whoa nelly! our two-ring circus at the de Young Museum


Friday’s event at the de Young Museum – four sets of shiny new music and film, on two stages – was pretty far out. Fay flew out from New York to join the San Francisco musicians in the 19785400603_344438a463_oband, and we tried some brand-new music for two pieces with Alfonso Alvarez’ video, and two different versions of a long meditative piece with Konrad Steiner. Konrad also brought some very short clips that we used for duo and trio improvisations – these were a lot of fun and I think will make it into the final Glorious Ravage as transitional material between the longer, more epic songs.

The audience members I spoke with seemed intrigued and compelled by20219705829_1256677fc2_o watching the work unfold over the course of the night – the same film with slightly different music and improvisations, a different cut of a film screened earlier, with the same musical material … I felt like I could have talked for an hour before or after each set to prepare peoples’ eyes and ears and involve them in all the decisions we were making, struggling with, experimenting with –  but it wasn’t a lecture, so hopefully they were able to figure some of that out on their own.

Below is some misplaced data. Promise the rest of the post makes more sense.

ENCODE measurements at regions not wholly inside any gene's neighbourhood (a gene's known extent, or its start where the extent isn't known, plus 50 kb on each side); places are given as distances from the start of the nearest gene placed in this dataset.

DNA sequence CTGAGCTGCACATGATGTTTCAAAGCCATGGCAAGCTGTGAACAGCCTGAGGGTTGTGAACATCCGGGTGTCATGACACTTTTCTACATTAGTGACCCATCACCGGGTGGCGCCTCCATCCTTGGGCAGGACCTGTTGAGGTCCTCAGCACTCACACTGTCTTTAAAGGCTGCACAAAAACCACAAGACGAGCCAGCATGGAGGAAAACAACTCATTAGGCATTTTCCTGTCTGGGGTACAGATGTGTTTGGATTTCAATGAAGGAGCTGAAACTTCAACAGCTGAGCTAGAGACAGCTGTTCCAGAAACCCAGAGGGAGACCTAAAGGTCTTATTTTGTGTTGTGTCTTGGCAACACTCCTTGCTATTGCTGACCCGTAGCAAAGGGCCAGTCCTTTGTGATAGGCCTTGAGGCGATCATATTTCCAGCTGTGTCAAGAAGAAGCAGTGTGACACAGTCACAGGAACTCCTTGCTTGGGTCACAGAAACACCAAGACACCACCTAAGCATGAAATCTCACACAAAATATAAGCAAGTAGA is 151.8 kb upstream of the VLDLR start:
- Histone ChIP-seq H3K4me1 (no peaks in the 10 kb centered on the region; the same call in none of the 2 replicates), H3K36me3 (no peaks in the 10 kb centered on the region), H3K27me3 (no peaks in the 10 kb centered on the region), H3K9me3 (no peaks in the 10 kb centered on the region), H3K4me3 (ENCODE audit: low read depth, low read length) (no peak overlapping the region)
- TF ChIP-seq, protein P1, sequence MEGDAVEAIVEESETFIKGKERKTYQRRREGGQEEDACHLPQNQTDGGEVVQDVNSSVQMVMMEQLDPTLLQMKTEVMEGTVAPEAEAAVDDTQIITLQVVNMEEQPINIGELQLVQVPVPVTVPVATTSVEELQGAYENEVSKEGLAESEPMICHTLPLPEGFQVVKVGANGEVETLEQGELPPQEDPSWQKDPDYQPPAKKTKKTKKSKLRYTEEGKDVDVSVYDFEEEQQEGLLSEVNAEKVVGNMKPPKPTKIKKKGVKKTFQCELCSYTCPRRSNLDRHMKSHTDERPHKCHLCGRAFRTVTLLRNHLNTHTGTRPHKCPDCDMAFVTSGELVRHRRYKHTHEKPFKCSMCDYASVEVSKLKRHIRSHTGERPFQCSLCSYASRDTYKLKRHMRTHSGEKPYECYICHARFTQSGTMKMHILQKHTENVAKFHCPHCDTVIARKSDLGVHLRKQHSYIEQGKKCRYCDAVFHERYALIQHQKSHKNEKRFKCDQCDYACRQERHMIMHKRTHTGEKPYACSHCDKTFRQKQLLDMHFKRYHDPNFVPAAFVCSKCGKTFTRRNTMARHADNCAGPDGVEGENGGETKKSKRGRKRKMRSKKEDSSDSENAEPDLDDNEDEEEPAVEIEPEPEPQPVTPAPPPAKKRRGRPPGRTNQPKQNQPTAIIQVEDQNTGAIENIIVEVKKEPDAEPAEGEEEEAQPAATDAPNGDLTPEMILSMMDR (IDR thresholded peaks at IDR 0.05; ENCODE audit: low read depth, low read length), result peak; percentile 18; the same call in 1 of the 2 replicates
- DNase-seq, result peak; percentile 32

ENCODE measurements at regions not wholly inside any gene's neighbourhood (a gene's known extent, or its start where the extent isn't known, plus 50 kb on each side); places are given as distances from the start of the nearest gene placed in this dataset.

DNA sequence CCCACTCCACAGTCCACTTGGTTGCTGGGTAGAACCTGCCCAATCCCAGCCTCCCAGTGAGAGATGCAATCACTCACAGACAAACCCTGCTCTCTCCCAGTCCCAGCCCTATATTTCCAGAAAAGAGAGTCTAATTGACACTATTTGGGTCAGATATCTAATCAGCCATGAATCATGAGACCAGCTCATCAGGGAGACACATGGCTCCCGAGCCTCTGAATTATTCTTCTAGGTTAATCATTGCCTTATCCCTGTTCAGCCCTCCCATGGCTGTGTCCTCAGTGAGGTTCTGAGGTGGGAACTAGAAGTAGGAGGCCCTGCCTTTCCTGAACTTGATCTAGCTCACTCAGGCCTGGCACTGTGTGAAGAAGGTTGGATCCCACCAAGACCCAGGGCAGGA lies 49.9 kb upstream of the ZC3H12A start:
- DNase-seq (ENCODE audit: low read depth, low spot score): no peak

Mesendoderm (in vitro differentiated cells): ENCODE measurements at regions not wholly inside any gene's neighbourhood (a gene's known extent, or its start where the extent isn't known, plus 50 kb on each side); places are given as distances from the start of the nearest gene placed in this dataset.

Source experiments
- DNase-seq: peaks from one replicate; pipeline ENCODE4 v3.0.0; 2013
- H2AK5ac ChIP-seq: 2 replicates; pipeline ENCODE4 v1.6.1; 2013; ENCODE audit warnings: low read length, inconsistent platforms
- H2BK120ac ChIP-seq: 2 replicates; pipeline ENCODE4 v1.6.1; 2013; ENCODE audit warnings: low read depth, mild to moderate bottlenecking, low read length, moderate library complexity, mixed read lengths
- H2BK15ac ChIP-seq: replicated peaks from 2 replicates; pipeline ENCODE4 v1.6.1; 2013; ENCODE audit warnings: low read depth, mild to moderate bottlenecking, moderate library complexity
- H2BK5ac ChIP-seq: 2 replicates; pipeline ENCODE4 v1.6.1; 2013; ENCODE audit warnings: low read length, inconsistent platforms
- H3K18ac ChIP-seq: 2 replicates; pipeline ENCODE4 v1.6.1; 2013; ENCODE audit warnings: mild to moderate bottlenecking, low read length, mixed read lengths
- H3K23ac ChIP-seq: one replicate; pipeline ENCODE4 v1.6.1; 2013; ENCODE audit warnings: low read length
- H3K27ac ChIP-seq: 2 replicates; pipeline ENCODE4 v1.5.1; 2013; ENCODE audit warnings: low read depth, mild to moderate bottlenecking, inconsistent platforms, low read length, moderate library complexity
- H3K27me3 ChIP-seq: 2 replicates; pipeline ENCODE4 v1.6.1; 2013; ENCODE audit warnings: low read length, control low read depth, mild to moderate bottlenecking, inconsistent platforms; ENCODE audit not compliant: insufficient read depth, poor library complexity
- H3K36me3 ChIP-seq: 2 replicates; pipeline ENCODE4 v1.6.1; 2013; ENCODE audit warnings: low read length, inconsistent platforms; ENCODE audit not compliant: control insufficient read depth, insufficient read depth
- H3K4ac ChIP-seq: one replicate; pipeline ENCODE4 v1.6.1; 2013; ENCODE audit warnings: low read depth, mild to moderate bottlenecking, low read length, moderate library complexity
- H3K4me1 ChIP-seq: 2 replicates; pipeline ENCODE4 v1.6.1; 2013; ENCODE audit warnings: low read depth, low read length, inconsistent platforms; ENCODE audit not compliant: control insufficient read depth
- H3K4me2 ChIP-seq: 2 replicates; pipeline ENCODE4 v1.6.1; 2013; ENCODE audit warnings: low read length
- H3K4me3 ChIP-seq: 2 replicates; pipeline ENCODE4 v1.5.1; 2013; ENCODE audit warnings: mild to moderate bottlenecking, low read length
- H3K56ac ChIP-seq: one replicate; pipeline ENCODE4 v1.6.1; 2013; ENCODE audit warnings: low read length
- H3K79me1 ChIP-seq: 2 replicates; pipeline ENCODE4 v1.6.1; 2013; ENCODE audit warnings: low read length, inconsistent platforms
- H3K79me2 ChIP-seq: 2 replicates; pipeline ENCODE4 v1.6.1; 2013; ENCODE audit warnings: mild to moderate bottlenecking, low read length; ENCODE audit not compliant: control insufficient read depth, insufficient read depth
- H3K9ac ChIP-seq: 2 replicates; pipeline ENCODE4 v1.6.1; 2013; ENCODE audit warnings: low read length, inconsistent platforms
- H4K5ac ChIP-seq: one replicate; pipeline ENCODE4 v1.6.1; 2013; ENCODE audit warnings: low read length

The biggest thing I’m wresting with, given this new information of trying some of the music live with projection (and only 8 of the 15 musicians), is the need to rein in some of the freedom I want to instinctively give to the 19785404533_1d1d2c3b30_omusicians, so these pieces can be constrained by the length of the films. My impulse is to let things go where they need to musically, when a section is meant to be open-ended and things are cooking. But I have to always keep an eye on time passing… so that balance is something I’ll be grappling with … the music needs to breathe, but also needs to fill a pretty specific container.

header photo: Charles Smith / subsequent photos: Michael Zelner